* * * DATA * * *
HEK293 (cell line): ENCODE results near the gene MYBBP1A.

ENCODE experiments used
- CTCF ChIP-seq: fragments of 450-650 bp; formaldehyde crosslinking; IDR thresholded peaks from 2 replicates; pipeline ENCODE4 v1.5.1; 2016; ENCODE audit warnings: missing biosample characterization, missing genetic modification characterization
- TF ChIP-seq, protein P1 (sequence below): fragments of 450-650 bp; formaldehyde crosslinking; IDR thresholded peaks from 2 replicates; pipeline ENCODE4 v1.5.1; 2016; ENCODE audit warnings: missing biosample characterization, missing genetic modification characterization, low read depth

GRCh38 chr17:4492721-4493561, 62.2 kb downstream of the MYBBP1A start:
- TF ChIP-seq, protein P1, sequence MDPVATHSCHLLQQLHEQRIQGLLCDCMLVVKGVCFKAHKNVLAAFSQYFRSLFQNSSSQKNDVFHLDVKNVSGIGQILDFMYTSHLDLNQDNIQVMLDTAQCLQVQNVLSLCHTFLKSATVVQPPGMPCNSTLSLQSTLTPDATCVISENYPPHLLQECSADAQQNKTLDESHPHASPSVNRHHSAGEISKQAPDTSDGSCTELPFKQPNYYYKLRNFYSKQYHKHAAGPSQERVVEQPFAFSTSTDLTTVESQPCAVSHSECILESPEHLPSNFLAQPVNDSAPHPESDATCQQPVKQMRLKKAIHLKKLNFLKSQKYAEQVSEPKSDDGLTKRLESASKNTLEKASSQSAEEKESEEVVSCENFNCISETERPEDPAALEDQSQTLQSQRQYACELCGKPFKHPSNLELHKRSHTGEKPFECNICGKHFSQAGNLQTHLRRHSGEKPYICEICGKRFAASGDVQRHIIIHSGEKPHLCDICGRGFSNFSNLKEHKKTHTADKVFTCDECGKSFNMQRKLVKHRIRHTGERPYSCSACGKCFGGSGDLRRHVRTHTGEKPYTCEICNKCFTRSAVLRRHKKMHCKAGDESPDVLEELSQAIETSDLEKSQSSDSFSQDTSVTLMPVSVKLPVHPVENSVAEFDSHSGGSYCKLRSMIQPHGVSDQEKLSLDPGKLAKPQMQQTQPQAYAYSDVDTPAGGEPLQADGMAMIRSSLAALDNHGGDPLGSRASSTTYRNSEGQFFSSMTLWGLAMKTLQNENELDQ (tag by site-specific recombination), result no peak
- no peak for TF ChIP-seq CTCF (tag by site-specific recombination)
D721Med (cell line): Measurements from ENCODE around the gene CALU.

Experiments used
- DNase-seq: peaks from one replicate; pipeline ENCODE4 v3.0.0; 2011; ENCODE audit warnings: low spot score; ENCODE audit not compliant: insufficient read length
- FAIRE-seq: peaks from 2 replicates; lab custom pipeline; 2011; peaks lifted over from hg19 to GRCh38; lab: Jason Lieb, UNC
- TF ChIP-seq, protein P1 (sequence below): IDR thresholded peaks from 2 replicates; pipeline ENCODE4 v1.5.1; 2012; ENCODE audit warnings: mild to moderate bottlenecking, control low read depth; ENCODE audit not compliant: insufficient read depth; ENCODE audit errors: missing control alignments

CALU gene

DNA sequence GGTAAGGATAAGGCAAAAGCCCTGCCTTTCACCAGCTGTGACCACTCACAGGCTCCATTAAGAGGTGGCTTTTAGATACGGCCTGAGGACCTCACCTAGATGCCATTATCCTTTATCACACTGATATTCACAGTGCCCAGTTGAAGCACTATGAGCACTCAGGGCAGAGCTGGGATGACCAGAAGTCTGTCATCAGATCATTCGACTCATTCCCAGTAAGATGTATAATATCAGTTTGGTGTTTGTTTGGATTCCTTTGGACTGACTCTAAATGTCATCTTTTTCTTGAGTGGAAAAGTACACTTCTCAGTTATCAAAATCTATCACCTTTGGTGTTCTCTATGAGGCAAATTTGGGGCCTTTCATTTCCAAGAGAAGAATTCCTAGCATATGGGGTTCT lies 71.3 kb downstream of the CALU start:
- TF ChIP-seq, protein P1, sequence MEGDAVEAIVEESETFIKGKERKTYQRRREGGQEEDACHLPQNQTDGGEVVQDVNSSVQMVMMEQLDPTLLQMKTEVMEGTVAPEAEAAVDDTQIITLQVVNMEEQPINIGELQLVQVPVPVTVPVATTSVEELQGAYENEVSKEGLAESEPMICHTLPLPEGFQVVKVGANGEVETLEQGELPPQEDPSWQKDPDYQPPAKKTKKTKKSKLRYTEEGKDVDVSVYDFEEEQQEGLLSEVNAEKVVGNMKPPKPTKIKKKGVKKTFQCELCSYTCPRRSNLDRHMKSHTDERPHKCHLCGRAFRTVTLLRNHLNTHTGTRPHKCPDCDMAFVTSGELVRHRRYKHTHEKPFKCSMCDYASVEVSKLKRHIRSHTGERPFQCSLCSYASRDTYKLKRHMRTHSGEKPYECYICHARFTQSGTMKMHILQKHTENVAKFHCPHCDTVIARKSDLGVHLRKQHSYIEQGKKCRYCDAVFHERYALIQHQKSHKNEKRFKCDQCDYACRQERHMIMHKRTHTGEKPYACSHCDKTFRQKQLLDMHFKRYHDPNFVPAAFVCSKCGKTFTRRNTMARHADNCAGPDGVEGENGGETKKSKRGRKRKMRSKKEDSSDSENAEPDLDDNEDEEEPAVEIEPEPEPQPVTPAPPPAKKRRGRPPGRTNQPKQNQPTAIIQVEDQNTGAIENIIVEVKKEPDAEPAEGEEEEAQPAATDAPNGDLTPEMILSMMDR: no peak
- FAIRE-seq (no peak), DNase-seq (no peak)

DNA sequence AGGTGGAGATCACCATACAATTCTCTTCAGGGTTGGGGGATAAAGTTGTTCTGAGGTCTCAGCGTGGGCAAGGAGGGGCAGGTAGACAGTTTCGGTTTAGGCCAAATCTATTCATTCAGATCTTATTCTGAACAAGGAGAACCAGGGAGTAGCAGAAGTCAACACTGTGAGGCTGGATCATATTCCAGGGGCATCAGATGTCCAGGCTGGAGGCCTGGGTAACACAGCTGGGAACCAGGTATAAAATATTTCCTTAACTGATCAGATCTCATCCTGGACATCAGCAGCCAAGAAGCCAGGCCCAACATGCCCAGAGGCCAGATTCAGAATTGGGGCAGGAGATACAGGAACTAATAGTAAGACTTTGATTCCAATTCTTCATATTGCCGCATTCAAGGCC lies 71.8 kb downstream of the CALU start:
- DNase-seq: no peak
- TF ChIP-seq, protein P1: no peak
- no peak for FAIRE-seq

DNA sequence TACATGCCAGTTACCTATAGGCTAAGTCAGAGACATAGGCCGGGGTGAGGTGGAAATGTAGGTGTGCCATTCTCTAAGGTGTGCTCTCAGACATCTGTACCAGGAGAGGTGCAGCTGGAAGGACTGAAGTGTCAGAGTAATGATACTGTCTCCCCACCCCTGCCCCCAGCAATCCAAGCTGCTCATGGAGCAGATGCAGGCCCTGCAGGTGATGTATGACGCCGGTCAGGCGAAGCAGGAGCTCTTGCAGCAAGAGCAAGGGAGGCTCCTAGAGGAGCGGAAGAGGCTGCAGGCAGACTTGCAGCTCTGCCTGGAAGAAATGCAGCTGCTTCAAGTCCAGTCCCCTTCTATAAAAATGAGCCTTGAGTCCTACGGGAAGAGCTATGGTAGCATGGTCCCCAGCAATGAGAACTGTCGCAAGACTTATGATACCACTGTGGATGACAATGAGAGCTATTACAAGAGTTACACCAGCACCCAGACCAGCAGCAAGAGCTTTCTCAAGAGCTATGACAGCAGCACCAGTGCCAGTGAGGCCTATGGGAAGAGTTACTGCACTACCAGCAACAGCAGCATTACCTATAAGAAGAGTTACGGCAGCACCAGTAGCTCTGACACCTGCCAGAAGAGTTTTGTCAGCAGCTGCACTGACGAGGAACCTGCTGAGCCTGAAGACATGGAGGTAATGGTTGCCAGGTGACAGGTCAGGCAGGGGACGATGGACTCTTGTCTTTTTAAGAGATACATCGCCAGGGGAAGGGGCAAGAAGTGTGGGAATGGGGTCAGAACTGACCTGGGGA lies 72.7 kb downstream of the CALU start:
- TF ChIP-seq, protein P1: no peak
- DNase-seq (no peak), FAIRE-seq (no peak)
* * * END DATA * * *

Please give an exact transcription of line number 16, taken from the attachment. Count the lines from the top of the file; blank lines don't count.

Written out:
- FAIRE-seq (no peak), DNase-seq (no peak)